The end of 2021 is quickly approaching. Before your calendar is filled with holiday parties and finding the perfect gift for your next White Elephant gift exchange, here are some items you might consider before saying goodbye to 2021:
What has changed for you in 2021?
Did you start a new job? Did you get married? Did you retire? If notable changes occurred in your personal or professional life, then you may want to review your finances before this year ends to put your future self in a better position in 2022.
Do you engage in tax-loss harvesting?
Tax-loss harvesting is the process of selling securities in your taxable brokerage account at a loss and using the proceeds to purchase similar securities that are in line with your overall investment plan. Realizing these losses allows you to offset capital gains and up to $3k income annually on your tax returns. Any losses you don’t use this year can be carried forward to future years. You might want to consider this move depending on your financial situation, but it should be made with the guidance of a financial professional.1
Do you want to itemize deductions?
You may just want to take the standard deduction for the 2021 tax year, which has risen to $12,550 for single filers and $25,100 for joint. If you do think it might be better for you to itemize, now would be a good time to get the receipts and assorted paperwork together.2,3
Are you thinking of gifting?
How about donating to a qualified charity or non-profit organization before 2021 ends? Are you making your donations through a Donor-Advised Fund or Qualified Charitable Distribution? Your gift may qualify as a tax deduction. For some gifts, you may be required to itemize deductions using Schedule A.4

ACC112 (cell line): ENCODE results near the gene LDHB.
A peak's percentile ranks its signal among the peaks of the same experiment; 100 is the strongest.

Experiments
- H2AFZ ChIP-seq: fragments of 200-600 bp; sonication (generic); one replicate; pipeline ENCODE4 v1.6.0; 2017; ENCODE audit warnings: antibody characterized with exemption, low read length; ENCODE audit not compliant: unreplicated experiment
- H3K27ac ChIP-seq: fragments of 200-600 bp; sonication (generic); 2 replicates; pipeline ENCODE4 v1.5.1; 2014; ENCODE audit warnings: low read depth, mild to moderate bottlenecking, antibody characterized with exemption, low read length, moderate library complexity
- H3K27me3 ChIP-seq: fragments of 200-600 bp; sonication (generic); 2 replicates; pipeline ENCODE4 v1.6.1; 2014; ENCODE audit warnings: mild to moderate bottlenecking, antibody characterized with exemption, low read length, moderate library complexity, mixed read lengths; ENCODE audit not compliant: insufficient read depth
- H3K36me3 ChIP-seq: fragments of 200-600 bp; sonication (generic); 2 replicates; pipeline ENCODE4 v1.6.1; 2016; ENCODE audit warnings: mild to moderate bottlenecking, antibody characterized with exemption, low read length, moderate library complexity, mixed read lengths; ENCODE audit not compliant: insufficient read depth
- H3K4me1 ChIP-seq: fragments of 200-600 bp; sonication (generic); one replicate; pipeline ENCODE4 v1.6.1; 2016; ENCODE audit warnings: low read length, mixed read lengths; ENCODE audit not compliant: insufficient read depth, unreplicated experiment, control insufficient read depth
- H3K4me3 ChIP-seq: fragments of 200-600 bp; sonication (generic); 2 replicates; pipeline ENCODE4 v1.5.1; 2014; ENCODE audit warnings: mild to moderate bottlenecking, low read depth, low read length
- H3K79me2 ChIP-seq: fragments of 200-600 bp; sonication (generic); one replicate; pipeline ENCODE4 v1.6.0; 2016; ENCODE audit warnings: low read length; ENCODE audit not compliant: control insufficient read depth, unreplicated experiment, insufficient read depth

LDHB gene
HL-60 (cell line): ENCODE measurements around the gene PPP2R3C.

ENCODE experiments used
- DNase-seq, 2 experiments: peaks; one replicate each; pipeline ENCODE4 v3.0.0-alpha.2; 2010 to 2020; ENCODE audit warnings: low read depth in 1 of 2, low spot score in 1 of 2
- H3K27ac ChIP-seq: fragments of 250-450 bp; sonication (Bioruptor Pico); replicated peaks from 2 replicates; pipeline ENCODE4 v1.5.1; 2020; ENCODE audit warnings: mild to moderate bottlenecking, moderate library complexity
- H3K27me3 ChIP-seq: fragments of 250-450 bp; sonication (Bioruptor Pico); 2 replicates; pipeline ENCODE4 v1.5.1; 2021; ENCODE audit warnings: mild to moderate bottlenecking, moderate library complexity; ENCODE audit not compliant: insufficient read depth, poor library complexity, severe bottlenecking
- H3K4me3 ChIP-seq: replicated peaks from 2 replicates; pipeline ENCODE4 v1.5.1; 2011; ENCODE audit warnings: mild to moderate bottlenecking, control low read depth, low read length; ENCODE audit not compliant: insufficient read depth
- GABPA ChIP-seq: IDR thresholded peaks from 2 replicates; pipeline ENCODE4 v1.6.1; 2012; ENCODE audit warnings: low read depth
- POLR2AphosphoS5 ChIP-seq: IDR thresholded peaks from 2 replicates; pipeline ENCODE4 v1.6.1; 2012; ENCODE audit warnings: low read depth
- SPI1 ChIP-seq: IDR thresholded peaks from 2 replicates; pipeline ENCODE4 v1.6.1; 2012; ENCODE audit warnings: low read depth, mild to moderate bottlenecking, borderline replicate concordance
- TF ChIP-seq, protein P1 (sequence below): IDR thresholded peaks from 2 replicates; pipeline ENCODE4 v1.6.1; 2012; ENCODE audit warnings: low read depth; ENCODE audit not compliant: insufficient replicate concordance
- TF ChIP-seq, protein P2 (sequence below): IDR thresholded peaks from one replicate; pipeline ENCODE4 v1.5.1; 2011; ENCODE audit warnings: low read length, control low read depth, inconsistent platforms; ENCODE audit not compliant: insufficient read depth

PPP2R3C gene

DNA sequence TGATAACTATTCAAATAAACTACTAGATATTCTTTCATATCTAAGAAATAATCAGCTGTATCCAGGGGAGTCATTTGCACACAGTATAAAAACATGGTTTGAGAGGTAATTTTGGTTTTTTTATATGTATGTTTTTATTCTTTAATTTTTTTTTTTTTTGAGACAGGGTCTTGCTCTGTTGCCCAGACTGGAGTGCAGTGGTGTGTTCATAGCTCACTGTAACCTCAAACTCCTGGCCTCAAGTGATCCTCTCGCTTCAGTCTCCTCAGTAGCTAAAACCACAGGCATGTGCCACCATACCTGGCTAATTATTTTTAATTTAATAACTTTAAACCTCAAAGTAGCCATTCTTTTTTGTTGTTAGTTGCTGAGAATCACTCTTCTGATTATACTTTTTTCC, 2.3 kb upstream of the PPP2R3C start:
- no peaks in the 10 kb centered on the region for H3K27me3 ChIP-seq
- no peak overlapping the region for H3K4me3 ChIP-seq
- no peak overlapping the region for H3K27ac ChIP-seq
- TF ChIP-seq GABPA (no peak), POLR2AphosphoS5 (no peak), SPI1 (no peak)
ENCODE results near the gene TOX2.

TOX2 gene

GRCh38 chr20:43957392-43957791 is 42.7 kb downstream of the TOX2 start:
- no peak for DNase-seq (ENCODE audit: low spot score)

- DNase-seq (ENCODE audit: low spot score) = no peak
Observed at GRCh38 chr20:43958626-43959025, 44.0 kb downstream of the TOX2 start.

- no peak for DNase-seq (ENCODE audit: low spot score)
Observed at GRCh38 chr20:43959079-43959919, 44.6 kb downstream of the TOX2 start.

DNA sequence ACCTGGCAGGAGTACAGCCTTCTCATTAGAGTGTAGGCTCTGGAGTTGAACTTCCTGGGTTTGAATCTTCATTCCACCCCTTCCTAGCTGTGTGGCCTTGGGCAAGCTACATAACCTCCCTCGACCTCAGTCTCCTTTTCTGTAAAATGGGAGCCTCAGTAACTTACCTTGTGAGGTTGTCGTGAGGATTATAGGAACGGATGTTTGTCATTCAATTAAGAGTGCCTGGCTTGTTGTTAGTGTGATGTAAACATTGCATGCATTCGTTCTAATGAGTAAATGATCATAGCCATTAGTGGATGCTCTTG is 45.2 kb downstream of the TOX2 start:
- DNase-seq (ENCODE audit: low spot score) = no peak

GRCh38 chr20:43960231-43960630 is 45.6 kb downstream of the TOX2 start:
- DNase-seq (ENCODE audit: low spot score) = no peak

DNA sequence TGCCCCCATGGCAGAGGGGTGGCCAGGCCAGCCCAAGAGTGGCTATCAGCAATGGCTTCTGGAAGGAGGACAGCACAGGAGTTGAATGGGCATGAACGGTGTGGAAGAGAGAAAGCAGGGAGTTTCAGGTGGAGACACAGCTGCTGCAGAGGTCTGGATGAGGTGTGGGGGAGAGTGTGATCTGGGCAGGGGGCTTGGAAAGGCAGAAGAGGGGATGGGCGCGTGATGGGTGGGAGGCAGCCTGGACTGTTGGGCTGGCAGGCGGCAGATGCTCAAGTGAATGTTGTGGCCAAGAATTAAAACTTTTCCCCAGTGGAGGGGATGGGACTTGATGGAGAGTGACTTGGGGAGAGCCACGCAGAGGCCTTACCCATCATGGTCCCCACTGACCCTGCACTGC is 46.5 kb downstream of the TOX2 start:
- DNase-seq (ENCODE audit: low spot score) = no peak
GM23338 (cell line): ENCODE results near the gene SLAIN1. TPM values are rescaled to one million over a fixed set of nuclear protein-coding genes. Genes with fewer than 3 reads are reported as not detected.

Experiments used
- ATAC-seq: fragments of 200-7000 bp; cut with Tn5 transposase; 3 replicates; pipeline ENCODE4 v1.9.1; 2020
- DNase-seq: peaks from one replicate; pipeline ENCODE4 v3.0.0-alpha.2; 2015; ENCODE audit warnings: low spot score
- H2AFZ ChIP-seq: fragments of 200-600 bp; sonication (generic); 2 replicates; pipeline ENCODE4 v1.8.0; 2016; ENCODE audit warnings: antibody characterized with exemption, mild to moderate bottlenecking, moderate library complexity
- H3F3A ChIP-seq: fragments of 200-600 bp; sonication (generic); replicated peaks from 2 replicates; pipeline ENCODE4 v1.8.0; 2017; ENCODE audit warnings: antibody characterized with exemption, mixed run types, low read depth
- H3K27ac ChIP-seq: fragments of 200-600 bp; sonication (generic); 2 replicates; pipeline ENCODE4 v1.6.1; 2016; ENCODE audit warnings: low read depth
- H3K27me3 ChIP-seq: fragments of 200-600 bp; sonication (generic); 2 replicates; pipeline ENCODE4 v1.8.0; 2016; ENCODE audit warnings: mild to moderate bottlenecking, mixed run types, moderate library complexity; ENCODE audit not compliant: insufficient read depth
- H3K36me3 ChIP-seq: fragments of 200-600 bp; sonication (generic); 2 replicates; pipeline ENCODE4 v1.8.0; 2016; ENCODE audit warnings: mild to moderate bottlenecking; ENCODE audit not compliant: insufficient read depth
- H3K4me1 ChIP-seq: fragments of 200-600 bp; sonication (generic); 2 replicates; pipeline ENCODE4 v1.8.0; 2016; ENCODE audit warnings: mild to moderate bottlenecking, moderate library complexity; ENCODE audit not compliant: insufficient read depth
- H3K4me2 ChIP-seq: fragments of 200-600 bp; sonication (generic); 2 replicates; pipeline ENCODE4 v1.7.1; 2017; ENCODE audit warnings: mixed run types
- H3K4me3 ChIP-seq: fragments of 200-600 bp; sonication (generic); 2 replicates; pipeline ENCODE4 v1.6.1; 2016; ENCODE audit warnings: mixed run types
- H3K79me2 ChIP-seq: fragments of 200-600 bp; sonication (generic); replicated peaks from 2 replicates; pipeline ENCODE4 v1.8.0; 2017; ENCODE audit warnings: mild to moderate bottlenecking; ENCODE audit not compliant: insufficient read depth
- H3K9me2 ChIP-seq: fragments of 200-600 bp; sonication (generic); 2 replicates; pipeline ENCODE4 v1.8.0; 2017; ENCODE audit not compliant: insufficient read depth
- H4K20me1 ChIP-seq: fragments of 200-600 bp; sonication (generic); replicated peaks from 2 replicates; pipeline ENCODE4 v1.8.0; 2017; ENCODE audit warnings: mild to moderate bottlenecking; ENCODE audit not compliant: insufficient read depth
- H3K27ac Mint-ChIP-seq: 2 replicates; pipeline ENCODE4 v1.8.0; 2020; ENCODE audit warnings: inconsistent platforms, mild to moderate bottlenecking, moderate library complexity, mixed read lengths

Have you designated beneficiaries on your retirement accounts?
Estate planning is one of the most overlooked and procrastinated upon areas of financial planning. But when thinking about receiving an inheritance, advanced planning can provide smoother and more beneficial transitions. If you haven’t reviewed your beneficiary designations for some time, double-check to see that these assets are structured to go where you want them to go. Also, review your will to make sure it’s up to date.
Check on the amount of federal and state income taxes you have withheld.
If you discover that you have withheld too little on your W-4 form so far, you may need to adjust your withholding before the year ends.
Set your priorities for 2022.
When you write down your goals for the year, be specific and make them measurable. Whether it is to pay off credit card debt, increase your savings rate by 5%, or fine-tune some bad spending habits you’ve picked up, concrete goals are easier to start working towards than vague, blanket ideas.
This is a brief checklist of the big picture items to keep your financial plan on track. The happiest season of all is also a great time to explore more detailed tax and health care planning for the year ahead. Contact us to speak with a financial or tax professional to see if there are any year-end moves that might help you improve your short-term and long-term financial situation.
A portion of this material was prepared by MarketingPro, Inc.
Investopedia.com, January 8, 2021
NerdWallet.com, April 12, 2021
Investopedia.com, August 23, 2021
Investopedia.com, December 28, 2020